Software vendors this week at TechEd are taking the opportunity to update their application virtualization products to support Microsoft environments including Vista.
Altiris, now a business unit of Symantec, is expected this week to unveil upgraded software that the company says helps customers more easily migrate existing Windows operating systems to newer versions such as Vista.
Altiris Software Virtualization Solution (SVS) 2.1 now includes the ability to stream applications and vary software delivery models based on end-user desktops. SVS 2.1 uses tools to install software on desktop machines that can be remotely controlled by the administrator, hidden from users until needed and restricted from resources that can cause conflicts with other applications. The software lets customers create a virtual software package that can be provisioned and removed from an end-user client without lengthy install and rollback processes, the company says.
"SVS simplifies application compatibility and on-demand computing," said Steve Morton, vice president of product marketing and strategy for the Altiris business unit at Symantec, in a company press release.
SVS uses server and distributed client software. The server includes an application-packaging tool that IT managers use to create the virtual software application packages to roll out to user machines. The client software includes a filter, which when a virtual application is rolled out can direct traffic, or calls, to and from the application to avoid conflicts with other applications.
SVS software works on its own or as an integrated component of the Altiris Client Management Suite, which competes with products from CA and LANDesk. SVS also competes with similar technology from Softricity, which Microsoft acquired and developed into its SoftGrid Application Virtualization that is sold as part of its Microsoft Desktop Optimization Pack (MDOP) for Software Assurance.
Altiris SVS 2.1 costs about US$30 per node. The professional version of the product, which includes streaming capabilities, costs about $55 per node. The free-for-personal-use license of SVS 2.1 is expected to be available shortly and can be downloaded at www.download.com , www.tucows.com , www.svsdownloads.com and www.altiris.com/juice/svs .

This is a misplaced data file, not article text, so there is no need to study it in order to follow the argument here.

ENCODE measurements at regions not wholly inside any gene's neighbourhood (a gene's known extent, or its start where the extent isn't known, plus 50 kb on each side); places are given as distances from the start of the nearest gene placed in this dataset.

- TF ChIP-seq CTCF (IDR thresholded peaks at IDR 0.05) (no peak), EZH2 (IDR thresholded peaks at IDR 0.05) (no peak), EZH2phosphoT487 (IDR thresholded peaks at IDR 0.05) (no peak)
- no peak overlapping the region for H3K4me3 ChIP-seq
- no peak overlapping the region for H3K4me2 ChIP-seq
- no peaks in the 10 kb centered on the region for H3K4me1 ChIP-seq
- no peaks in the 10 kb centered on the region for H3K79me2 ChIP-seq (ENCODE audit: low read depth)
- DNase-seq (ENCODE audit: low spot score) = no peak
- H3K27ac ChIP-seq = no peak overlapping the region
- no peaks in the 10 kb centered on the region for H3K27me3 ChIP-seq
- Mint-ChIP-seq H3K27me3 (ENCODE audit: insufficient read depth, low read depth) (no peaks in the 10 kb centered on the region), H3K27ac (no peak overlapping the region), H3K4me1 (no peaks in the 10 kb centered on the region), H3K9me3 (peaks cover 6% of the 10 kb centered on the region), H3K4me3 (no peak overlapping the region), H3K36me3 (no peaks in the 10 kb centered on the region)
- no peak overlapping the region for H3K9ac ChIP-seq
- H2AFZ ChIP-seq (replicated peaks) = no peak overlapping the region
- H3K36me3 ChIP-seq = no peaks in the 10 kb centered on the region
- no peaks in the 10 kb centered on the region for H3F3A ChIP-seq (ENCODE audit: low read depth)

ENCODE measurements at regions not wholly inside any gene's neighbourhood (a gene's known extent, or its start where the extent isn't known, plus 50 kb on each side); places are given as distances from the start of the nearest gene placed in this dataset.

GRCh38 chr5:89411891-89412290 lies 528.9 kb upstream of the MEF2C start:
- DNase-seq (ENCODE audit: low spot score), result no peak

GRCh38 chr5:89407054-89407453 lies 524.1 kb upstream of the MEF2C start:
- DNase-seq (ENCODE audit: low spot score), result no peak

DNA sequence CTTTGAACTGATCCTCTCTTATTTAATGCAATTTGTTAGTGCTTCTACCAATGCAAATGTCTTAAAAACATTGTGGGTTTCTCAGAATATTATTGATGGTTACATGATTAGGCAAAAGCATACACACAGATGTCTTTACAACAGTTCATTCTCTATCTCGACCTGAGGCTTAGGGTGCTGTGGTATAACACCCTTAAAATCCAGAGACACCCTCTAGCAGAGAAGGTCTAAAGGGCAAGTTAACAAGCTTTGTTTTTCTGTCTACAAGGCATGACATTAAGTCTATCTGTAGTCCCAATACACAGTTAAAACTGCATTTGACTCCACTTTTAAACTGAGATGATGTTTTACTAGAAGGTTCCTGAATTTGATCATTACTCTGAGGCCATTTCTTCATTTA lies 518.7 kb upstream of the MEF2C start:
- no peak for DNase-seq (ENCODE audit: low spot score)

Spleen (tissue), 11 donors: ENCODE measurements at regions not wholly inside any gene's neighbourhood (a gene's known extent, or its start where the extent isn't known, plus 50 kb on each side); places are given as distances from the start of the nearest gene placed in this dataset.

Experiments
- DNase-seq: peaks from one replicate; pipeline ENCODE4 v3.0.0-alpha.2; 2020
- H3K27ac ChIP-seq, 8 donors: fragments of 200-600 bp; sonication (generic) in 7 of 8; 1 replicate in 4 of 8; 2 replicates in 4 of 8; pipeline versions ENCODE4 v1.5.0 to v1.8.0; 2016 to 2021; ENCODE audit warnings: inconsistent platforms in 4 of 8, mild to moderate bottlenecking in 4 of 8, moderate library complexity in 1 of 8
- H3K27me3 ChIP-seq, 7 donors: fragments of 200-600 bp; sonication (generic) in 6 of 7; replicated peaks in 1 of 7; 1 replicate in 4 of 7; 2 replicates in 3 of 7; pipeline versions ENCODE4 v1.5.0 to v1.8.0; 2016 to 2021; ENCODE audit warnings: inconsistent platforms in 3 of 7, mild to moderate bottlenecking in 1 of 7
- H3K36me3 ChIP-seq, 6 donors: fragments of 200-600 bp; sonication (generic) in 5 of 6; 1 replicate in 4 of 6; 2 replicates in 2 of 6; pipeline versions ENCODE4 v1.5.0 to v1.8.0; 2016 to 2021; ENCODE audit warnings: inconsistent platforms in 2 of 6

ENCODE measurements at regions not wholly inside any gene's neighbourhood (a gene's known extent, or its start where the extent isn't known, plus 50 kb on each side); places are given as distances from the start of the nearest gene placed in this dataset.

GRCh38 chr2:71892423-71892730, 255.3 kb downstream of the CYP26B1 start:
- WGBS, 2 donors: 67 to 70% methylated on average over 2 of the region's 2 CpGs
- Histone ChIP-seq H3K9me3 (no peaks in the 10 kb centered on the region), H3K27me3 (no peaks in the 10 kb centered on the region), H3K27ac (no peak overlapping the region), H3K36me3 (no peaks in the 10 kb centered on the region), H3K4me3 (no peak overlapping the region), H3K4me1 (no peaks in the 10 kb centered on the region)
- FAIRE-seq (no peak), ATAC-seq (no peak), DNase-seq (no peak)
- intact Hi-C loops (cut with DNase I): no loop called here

Separately Trigence announced Trigence AE 3.0 for Windows, a new release of its application virtualization offering that the company says provides cross-platform application virtualization. Now the vendor says its software can help customers create application "capsules" that can be relocated within Solaris, Linux and Windows operating systems depending on business needs.
"Application encapsulation is a critical component of a dynamic utility computing model that allows enterprises to achieve dramatically higher performance from their IT infrastructure," said David Roth, Trigence president and CEO, in a company press release.
Trigence AE (Application Environment) 3.0 for Windows software containerizes applications so they can be more easily deployed and redeployed. With Trigence AE, users can discover, provision, redeploy, monitor, scale and move multiple Unix and Linux applications across existing servers and data centers as needed.
The product is being tested by beta customers and will be generally available in the fourth quarter ofÂ 2007. Pricing will be determined at that time.